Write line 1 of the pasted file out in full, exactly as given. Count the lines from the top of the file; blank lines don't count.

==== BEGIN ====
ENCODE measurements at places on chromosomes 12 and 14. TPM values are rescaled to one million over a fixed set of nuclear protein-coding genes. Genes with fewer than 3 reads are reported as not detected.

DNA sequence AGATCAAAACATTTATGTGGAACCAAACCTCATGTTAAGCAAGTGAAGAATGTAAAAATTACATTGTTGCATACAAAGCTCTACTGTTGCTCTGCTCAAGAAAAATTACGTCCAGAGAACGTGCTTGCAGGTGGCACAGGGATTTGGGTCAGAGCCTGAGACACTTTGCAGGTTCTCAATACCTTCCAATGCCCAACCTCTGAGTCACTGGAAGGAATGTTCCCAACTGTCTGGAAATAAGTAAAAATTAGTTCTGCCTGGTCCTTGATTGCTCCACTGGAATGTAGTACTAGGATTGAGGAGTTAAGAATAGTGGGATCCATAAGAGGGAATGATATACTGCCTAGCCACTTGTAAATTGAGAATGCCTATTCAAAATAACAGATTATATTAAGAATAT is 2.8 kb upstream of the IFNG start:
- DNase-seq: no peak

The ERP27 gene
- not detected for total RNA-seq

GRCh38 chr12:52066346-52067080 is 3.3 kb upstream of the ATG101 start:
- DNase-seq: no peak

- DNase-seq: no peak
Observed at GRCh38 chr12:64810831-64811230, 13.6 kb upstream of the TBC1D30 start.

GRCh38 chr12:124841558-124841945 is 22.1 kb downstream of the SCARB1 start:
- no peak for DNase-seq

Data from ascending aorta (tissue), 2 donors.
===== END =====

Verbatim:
ENCODE measurements at places on chromosomes 12 and 14. TPM values are rescaled to one million over a fixed set of nuclear protein-coding genes. Genes with fewer than 3 reads are reported as not detected.